The Griffin Firm, PLLC

Lessons from Prince’s Estate for the African American Community

As a member of the African American community and in recognition of the iconic status he held for us, I am seizing this moment to use Prince’s passing as a “Teachable Moment!”  Prince, by all accounts an extraordinary talent, was also quite representative of our community.   His life and his decisions can serve as a mirror of the behavior we exhibit and choices we make.  This article highlights how our community can learn from his living as well as from his passing.

  1. Giving and Service. Many people have come forward to share how Prince had been incredibly philanthropic during his life.  He had given of his time, talent and treasure to many whom he did not know.  He did this many times without receiving recognition and applause for his actions.  What a world this would be if we each gave from our abundance like he did.  But even more than that was Prince’s amazing penchant to give without recognition.  What a changed world we would have if generosity were its own reward.  Our time, treasure and talent can be better sown to reap greater than we could ever measure.
  2. Atypical family structures require more planning. Families come in all different shapes and configurations. The standard blend with divorce, remarriage and death is par for the course for many.  However, we know that, especially in our communities, there are other configurations in addition to the standard blend.  For example, we know that estrangement in families leads to “the silent treatment” or even the relocation out of a marital home at the perceived end of a relationship.  Yet these developments do not mean the end of a relationship in the eyes of the law.  The rights and responsibilities of a family will follow a blood line, unless we make a formal plan that will provide direction.
  3. You don’t need to stand alone. We all have gifts, skills and talents however, we are not an island.  There is much to know in order to be successful outside of our gifts. We are not created to operate in isolation.  Subsequently, when we realize our need beyond our capacity, it is best to engage someone with the skills we need.  In Prince’s case, it seems that his physical issues debilitated and eventually killed him.  We have the capacity to build a network of family, friends and professionals that strengthen us.  As the story of Prince is becoming public we hear of physicians who were trying to intervene on his behalf to address his physical issues.  As an estate planning attorney, I know there are many of us who would have eagerly provided professional support to preserve his legacy and protect his privacy.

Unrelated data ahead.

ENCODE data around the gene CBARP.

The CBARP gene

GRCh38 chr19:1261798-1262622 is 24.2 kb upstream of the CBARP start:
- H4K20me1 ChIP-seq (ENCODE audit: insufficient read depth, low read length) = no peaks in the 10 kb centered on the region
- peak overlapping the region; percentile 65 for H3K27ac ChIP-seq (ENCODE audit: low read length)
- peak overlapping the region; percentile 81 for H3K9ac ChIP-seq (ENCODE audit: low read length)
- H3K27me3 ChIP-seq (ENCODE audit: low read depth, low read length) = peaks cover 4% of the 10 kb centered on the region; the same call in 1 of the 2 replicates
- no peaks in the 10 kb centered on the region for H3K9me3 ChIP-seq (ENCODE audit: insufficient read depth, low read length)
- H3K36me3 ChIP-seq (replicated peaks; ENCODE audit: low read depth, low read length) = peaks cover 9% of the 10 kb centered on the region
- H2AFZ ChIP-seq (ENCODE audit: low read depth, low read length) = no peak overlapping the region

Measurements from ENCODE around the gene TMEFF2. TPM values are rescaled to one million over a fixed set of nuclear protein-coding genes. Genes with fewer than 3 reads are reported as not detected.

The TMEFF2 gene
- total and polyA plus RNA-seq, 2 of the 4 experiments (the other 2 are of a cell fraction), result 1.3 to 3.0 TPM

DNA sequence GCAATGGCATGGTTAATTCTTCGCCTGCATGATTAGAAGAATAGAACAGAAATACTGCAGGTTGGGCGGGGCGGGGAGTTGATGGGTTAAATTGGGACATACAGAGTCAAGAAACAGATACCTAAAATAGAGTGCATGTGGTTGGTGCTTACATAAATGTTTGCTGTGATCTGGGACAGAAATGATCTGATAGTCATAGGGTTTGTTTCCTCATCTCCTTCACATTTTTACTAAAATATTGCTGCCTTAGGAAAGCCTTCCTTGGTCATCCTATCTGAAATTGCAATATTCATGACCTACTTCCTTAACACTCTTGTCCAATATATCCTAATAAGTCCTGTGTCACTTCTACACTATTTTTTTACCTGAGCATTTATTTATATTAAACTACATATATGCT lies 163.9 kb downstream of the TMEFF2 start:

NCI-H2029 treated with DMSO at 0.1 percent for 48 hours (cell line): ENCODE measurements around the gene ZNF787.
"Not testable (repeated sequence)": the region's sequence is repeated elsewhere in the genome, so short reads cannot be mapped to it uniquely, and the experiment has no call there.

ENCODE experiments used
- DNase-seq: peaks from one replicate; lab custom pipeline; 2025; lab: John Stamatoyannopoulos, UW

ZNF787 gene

4. Appreciate today but plan for tomorrow. Most of us don’t know the date of our transition.  We cannot typically predict our incapacity or death.  We believe that if Prince knew that he was going to pass away when he did he would have made different decisions.  He isn’t different from most of us who have put off critical decision-making.  We must remember that as we enjoy the youth of today, the wisdom of tomorrow is not promised.

Prince’s genius was beyond words and his life gives us public lessons.  Let’s learn from his greatness and his mistakes.   We can do better when we know better.

By: Aimee D. Griffin, Esq.

Featured Article in the Washington Informer: July 2016

About the Author

Aimee GriffinAttorney Aimee Griffin has committed her life to creating opportunities for equity and enhancement for all people. In that stead, she has fought for economic, social and educational justice for those who have been denied. Aimee works with individuals to create wealth and maintain it through generations through business and estate planning support. Aimee is a business and entrepreneurship development professional. She has worked with individuals to become entrepreneurs. This is completed through strategic business planning and business development coaching.View all posts by Aimee Griffin →

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